Hello to the equinox and to the change in temperature and in the light it brings. Hello to the sudden appearance of the various paraphernalia of fall cycling – long sleeves, tights, head-gear, toe covers, mid layers, gilets, and long-fingered gloves, et al.

Hello to cool morning rides, chilly north winds from the Devon Ice Cap, and to shorter rides and longer coffee breaks. Okay, I got carried away there. The coffee breaks won’t eat up too much time. We’ll still keep it tight and formal and on schedule. Is there really any other way?

To-day’s poem is apposite, don’t you think. It’s a tongue in cheek paean to the humble oatmeal dish of porridge, known for sticking to the ribs, warming the insides as it slithers down, and the perennial favourite food to fuel the start of the day’s ride. Yum! But, warning – it can be a solitary experience, especially if you’re in the habit of eating oatmeal at 5 am. With that in mind, be ready for tomorrow’s assignment: who is your imaginary breakfast guest. When was the last time you had homework?

Here’s the tentative plan for Saturday, assuming wind is from the north-west:

Meet at Stinsons at 7:30 am 7:30 am and ride to Renfrew (yes, again):

As for the ride, this is a roundabout less than straight forward route to Renfrew that will take us on many back roads, and twist us in circles as we turn first in one direction and then in another. It’s flattish, but with enough bumps to keep you from falling asleep. Dress warmly. And, don’t forget to wear a smile against the cold. I hope to see you at Stinsons. Let’s take full advantage of the wall to wall sun in the forecast. Be there or be square. Besides, it’s too soon to mount the in-door trainer just yet.

Here’s the Route: Ride to Renfrew via White Lake Rd to Conc 8, Waba Rd, Campbell Side Rd, Bellamy, White Lake, McLaughlin, McLeod, Burnstown, #508 to Anderson Rd to Miller Rd to Lochwinnow, Gillan, Hall, Raglan; home via Bruce St, Castleford, RR, Stevenson, Braesloch, Campbell Dr, etc. for a total distance of 84 kms. Coffee at Bonnechere Cafe after 53 Kms. As usual, it’s steady as she goes, with minimal delays on the road. Bring gels, bars, water, electrolytes, etc. Liquids will be a key element tomorrow.

NOTE the Venue and Time: Stinsons on White Lake Rd for 7:30 am departure. (Sunrise 6:56)

Temperature will be in 5 C to 14 C; wind NW at 15. Details here – https://www.windfinder.com/forecast/arnprior-south-renfrew-municipal-airport.

Alert 1) The Rideau Lakes Tour – June 10-11, 2017

Alert 2) Important information: These are ‘no-drop’ group rides, except for the hills where it’s every man for himself. Regroup at the top. Honest effort required by all. New cyclists welcome.

For non-subscribers: See Contacts

Okay, Ride your bike! Bye-bye, ac. Comments always welcome at arnpriorcycling@bell.net; https://twitter.com/ArnpriorCycling


I eat oatmeal for breakfast.
I make it on the hot plate and put skimmed milk on it.
I eat it alone.
I am aware it is not good to eat oatmeal alone.
Its consistency is such that it is better for your mental health
if somebody eats it with you.
That is why I often think up an imaginary companion to have breakfast with.
Possibly it is even worse to eat oatmeal with an imaginary companion.
Nevertheless, yesterday morning, I ate my oatmeal porridge,
as he called it with John Keats.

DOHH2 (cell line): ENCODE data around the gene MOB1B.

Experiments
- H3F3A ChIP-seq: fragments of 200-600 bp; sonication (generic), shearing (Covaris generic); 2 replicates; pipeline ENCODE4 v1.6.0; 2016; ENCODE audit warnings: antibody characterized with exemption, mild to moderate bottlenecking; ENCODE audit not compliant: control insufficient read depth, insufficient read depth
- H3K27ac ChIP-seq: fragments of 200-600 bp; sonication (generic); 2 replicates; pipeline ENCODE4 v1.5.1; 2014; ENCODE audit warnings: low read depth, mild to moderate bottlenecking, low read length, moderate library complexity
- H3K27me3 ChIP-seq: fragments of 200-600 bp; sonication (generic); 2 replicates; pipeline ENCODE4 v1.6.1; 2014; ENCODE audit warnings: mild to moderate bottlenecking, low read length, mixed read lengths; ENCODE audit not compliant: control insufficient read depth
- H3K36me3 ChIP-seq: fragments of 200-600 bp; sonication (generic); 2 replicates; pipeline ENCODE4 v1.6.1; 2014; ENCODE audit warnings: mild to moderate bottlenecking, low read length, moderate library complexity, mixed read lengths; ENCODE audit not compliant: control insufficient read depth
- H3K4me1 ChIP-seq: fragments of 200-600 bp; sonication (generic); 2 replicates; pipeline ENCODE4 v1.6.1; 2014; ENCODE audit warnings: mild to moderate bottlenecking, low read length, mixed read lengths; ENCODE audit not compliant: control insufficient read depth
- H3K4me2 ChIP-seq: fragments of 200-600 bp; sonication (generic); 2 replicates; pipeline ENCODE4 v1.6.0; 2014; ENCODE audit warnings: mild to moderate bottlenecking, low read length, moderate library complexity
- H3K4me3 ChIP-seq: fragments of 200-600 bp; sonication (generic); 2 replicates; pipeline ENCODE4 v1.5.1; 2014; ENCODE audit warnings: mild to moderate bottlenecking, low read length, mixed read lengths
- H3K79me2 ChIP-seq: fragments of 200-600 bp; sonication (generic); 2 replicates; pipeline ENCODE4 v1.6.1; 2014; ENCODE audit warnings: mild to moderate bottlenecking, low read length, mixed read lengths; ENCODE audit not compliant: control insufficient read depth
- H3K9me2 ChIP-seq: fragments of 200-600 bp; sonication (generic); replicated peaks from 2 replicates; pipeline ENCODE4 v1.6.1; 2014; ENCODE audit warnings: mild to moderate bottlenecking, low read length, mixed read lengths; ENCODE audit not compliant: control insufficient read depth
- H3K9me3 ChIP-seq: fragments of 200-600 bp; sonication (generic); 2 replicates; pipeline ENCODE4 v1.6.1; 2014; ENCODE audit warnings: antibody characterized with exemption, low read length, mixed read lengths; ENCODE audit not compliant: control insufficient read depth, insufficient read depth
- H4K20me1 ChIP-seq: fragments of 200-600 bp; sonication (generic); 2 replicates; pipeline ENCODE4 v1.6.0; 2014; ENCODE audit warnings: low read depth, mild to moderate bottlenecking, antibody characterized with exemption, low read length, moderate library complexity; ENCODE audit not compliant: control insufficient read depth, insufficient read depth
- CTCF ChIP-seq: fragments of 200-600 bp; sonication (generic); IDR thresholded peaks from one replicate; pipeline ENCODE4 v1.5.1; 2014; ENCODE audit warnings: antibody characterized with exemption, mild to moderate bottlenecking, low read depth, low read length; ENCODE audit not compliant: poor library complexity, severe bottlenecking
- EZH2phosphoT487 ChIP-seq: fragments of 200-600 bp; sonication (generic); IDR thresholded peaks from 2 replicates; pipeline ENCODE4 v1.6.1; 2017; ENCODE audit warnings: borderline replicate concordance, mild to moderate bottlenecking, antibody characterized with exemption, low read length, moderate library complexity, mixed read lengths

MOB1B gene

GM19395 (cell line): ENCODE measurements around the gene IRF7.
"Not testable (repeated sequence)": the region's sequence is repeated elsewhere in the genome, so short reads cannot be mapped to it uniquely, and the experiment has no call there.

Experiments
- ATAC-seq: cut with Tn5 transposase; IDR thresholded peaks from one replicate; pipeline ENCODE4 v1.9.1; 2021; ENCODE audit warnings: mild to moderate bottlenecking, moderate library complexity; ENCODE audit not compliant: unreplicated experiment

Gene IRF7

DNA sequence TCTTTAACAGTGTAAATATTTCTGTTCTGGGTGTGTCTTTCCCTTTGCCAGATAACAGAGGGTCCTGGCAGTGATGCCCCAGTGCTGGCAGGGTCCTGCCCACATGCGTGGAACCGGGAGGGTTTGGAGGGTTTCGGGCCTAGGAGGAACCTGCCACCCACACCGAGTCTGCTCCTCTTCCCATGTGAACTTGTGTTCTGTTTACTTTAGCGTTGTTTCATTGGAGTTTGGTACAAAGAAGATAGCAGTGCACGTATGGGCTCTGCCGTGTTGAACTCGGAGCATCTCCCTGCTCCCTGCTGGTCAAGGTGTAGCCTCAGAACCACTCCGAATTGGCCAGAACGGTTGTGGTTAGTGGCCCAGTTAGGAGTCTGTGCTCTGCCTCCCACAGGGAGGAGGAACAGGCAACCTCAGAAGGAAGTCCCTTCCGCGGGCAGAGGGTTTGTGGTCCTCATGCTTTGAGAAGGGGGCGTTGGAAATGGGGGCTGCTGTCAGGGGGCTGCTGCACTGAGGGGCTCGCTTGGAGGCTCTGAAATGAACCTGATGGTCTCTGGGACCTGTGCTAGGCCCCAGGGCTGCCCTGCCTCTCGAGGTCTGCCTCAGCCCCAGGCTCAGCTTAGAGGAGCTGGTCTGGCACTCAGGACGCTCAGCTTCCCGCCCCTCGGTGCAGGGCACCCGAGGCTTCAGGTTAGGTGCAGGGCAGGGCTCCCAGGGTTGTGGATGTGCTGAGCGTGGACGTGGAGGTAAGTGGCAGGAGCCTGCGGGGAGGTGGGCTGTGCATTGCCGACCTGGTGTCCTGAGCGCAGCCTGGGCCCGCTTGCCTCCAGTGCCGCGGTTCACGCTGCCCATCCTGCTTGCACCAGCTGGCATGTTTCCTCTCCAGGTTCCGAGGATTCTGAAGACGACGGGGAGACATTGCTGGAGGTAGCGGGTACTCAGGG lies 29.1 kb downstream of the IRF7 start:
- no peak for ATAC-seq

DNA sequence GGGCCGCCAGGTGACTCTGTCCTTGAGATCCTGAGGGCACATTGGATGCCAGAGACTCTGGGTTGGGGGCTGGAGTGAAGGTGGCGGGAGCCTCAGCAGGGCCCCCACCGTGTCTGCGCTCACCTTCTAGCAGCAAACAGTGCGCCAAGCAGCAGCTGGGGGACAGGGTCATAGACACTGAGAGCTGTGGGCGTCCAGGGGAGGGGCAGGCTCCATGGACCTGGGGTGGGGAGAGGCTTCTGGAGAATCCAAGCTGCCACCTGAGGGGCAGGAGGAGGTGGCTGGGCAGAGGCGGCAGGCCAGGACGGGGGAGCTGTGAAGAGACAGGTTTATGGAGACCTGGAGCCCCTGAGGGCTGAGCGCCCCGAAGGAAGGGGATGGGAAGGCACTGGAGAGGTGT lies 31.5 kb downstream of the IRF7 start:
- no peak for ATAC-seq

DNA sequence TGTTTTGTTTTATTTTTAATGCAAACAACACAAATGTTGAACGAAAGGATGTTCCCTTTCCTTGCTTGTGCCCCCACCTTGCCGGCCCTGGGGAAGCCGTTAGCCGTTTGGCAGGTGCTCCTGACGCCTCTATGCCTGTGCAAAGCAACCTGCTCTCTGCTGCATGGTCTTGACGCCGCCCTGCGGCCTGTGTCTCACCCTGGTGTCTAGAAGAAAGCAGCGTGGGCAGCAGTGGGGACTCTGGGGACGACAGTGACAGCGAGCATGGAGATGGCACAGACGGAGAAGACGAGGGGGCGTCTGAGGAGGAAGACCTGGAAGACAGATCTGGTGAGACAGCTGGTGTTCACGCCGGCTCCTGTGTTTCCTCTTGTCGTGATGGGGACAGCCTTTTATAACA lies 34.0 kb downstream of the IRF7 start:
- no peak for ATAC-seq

Keats said I was absolutely right to invite him:
due to its glutinous texture, gluey lumpishness, hint of slime,
and unusual willingness to disintegrate, oatmeal should not be eaten alone.
He said that in his opinion, however, it is perfectly OK to eat
it with an imaginary companion, and that he himself had
enjoyed memorable porridges with Edmund Spenser and John Milton.
Even if eating oatmeal with an imaginary companion is not as
wholesome as Keats claims, still, you can learn something from it.
Yesterday morning, for instance, Keats told me about writing the “Ode to a Nightingale.”
He had a heck of a time finishing it those were his words “Oi ‘ad a ‘eck of a toime,” he said,
more or less, speaking through his porridge.
He wrote it quickly, on scraps of paper, which he then stuck in his pocket,
but when he got home he couldn’t figure out the order of the stanzas,
and he and a friend spread the papers on a table, and they
made some sense of them, but he isn’t sure to this day if they got it right.
An entire stanza may have slipped into the lining of his jacket through a hole in his pocket.
He still wonders about the occasional sense of drift between stanzas,
and the way here and there a line will go into the
configuration of a Moslem at prayer, then raise itself up
and peer about, and then lay itself down slightly off the mark,
causing the poem to move forward with a reckless, shining wobble.
He said someone told him that later in life Wordsworth heard about
the scraps of paper on the table, and tried shuffling some
stanzas of his own, but only made matters worse.
I would not have known any of this but for my reluctance to eat oatmeal alone.
When breakfast was over, John recited “To Autumn.”
He recited it slowly, with much feeling, and he articulated the words
lovingly, and his odd accent sounded sweet.
He didn’t offer the story of writing “To Autumn,” I doubt if there is much of one.
But he did say the sight of a just-harvested oat field go thim started
on it, and two of the lines, “For Summer has o’er-brimmed their
clammy cells” and “Thou watchest the last oozings hours by hours,”
came to him while eating oatmeal alone.
I can see him drawing a spoon through the stuff, gazing into the glimmering furrows,
muttering. Maybe there is no sublime; only the shining of the amnion’s tatters.
For supper tonight I am going to have a baked potato left over from lunch.
I am aware that a leftover baked potato is damp, slippery, and simultaneously
gummy and crumbly, and therefore I’m going to invite Patrick Kavanagh to join me.      Galway Kinnell